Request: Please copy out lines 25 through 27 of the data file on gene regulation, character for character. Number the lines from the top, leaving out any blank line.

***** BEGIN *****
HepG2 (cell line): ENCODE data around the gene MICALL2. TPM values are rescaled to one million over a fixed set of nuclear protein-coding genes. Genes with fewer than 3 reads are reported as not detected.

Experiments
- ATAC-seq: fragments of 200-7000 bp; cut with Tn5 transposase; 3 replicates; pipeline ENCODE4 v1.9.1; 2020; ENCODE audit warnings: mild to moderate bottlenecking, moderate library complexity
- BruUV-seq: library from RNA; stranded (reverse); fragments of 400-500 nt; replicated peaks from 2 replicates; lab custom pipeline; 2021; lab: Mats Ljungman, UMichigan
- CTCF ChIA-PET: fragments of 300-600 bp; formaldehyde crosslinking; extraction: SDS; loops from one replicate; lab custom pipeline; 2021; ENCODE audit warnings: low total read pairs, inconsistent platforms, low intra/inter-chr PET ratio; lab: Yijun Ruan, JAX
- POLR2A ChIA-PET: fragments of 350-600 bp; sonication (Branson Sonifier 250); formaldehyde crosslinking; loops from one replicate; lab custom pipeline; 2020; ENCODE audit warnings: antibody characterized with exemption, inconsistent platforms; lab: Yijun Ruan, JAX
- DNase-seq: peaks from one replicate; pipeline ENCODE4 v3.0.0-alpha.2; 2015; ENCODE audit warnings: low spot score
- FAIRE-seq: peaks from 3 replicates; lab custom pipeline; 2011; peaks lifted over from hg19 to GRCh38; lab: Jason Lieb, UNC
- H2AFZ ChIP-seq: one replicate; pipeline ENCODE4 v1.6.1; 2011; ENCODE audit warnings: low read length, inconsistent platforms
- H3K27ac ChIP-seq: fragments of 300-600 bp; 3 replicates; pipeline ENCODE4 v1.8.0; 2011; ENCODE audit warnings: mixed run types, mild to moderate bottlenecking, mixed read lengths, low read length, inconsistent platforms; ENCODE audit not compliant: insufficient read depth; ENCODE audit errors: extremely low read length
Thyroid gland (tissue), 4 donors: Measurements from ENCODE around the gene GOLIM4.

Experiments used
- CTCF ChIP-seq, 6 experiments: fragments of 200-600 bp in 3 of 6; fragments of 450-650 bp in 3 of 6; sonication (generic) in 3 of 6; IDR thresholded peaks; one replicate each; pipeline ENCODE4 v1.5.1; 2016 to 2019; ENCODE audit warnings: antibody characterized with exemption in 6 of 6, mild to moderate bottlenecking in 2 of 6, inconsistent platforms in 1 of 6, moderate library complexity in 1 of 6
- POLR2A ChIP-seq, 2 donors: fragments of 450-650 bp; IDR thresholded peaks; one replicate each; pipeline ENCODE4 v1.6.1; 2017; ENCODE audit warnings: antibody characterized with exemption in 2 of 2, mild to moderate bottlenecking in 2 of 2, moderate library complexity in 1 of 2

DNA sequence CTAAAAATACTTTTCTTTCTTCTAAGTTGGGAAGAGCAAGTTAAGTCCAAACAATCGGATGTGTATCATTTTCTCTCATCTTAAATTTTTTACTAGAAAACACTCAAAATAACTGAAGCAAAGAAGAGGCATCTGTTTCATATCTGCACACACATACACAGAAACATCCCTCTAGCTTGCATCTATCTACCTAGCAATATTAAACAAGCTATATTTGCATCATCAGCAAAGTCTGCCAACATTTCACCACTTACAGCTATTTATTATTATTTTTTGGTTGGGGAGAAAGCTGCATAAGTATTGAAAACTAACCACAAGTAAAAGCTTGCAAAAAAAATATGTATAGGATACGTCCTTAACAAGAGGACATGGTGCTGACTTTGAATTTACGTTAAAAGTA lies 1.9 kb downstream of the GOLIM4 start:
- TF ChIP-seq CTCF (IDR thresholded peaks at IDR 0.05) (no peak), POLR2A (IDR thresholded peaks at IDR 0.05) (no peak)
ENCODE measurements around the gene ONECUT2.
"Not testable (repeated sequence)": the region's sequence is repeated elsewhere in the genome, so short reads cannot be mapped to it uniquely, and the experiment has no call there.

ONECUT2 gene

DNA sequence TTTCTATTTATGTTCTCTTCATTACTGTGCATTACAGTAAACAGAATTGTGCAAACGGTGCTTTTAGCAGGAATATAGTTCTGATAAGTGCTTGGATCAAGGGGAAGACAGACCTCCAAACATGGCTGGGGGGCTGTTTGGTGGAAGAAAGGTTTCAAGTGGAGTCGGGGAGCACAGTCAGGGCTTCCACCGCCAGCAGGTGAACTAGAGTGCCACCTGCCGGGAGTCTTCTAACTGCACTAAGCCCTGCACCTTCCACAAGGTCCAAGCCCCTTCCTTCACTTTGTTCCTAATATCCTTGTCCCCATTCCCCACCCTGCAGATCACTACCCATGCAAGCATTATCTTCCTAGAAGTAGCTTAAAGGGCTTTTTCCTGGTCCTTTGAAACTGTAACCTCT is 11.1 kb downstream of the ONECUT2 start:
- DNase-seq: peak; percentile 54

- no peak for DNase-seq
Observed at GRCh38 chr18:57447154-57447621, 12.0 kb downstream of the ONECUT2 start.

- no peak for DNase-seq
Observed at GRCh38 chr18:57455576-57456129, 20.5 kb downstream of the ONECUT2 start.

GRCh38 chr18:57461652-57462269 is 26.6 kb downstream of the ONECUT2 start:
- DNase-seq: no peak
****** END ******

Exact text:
Observed at GRCh38 chr18:57455576-57456129, 20.5 kb downstream of the ONECUT2 start.

GRCh38 chr18:57461652-57462269 is 26.6 kb downstream of the ONECUT2 start:
- DNase-seq: no peak